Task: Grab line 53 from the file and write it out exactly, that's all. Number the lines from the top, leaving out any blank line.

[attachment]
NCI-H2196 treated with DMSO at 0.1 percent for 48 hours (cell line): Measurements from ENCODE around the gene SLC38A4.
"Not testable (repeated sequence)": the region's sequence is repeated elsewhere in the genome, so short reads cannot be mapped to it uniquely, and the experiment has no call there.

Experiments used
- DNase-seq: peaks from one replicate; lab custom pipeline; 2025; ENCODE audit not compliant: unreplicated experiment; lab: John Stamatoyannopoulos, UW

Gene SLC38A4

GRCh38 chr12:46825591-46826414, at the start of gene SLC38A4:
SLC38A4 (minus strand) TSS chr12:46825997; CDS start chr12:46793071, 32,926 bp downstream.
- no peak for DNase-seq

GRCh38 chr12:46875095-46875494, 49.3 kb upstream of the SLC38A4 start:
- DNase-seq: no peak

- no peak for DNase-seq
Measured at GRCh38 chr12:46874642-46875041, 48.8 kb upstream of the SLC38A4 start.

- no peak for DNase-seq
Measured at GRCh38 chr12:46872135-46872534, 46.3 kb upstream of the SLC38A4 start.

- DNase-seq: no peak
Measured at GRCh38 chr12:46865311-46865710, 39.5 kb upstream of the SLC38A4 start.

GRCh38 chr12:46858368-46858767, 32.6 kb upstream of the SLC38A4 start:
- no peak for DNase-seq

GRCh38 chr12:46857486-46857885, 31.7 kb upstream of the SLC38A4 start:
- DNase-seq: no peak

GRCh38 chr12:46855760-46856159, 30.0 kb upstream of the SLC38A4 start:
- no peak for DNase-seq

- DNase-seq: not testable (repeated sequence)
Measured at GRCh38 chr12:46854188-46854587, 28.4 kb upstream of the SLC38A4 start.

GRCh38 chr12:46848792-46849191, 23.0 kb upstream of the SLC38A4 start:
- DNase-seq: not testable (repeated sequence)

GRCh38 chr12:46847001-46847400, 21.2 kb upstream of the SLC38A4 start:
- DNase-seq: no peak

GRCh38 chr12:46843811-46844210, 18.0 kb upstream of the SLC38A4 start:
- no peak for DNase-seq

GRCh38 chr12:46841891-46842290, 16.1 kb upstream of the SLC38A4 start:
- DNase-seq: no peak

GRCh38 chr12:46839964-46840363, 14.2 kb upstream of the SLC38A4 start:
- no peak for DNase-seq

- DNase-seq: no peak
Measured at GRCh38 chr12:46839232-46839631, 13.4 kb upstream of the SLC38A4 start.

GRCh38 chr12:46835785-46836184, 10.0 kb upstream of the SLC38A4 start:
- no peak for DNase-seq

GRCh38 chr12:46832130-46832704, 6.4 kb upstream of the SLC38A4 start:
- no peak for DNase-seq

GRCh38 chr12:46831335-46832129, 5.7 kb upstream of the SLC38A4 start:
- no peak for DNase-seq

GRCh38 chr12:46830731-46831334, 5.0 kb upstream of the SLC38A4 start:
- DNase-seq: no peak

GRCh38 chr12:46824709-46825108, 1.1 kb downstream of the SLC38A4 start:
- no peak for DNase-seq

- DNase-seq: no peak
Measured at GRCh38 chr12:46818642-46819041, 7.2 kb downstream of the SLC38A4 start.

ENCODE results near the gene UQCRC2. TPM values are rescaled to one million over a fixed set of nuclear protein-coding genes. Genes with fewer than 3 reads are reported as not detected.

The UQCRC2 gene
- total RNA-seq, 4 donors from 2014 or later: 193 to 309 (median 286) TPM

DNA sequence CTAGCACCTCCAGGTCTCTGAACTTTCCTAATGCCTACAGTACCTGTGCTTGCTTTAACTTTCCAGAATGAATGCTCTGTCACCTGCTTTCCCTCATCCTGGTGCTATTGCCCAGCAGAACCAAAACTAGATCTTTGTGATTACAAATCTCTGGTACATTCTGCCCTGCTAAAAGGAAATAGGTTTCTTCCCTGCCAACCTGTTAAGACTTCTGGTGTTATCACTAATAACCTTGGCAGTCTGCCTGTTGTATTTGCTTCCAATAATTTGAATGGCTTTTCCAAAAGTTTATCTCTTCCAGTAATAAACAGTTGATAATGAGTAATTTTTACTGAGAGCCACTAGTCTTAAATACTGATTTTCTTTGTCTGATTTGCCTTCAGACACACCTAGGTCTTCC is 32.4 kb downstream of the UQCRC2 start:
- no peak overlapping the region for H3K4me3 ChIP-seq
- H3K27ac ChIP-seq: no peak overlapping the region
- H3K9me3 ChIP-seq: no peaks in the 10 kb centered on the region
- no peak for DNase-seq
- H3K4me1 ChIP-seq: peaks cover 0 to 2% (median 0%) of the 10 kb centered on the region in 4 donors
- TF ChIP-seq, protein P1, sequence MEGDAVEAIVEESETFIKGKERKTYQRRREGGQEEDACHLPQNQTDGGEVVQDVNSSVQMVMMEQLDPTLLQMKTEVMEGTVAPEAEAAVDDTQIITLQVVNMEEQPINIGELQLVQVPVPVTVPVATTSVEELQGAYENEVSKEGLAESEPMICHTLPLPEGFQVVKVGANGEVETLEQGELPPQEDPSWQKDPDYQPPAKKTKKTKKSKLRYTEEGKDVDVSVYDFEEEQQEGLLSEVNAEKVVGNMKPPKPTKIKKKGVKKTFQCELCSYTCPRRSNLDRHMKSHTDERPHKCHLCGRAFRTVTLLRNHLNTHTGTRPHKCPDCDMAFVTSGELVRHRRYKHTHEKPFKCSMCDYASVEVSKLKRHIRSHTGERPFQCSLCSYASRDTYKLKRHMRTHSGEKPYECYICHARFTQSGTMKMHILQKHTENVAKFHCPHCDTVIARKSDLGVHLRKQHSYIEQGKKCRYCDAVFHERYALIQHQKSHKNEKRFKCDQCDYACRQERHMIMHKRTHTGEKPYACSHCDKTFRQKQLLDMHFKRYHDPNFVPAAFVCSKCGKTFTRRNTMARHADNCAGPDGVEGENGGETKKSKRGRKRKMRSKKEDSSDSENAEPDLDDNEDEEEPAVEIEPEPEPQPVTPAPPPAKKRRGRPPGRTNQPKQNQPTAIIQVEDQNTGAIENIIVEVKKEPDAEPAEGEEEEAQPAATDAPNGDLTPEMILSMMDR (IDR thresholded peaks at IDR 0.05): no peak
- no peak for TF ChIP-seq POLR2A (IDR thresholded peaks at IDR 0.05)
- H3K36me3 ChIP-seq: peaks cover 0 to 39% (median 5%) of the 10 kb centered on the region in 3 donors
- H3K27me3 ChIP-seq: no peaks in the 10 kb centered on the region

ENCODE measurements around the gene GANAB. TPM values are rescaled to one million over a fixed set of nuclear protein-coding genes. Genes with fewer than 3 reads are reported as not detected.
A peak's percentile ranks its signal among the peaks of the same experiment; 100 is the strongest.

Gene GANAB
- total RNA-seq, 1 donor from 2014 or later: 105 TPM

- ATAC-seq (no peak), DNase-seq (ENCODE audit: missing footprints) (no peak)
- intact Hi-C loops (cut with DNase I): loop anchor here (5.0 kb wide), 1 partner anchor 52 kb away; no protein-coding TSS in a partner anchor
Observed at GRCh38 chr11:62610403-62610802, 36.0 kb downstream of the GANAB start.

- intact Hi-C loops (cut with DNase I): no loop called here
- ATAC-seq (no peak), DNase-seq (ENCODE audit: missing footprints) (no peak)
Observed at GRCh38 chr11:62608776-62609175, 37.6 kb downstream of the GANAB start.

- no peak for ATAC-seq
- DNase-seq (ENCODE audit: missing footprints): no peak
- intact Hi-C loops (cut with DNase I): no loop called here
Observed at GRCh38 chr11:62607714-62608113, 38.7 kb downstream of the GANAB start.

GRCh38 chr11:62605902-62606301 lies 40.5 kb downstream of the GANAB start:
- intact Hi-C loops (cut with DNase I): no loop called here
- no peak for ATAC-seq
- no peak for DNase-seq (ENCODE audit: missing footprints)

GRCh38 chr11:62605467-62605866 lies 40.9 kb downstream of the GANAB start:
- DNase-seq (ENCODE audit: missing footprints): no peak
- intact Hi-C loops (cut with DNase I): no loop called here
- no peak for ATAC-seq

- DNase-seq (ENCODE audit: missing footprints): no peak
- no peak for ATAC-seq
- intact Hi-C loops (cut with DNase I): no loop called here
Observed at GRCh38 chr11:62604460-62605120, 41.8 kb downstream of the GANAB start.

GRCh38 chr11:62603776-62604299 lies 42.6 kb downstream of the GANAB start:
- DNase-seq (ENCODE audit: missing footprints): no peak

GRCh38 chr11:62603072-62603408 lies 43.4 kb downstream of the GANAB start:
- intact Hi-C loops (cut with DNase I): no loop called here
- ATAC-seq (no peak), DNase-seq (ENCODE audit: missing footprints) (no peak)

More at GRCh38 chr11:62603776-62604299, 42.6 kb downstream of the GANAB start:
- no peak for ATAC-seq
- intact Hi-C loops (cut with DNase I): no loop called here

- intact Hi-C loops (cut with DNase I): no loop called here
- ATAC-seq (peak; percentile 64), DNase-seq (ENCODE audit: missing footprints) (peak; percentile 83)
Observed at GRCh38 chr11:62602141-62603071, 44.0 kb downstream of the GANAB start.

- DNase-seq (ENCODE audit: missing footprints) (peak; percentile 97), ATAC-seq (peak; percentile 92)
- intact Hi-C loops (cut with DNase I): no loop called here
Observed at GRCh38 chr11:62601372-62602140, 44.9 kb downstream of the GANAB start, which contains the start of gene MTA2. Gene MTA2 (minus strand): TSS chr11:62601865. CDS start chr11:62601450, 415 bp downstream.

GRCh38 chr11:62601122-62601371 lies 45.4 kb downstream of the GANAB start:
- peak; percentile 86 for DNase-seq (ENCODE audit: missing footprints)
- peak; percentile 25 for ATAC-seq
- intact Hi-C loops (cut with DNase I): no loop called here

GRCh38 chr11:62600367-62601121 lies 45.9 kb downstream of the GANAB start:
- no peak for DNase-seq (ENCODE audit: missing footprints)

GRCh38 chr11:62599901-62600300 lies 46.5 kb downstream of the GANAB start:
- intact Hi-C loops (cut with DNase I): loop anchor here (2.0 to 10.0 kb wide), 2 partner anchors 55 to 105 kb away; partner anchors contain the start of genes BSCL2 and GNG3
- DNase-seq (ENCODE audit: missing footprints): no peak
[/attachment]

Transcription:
- no peak overlapping the region for H3K4me3 ChIP-seq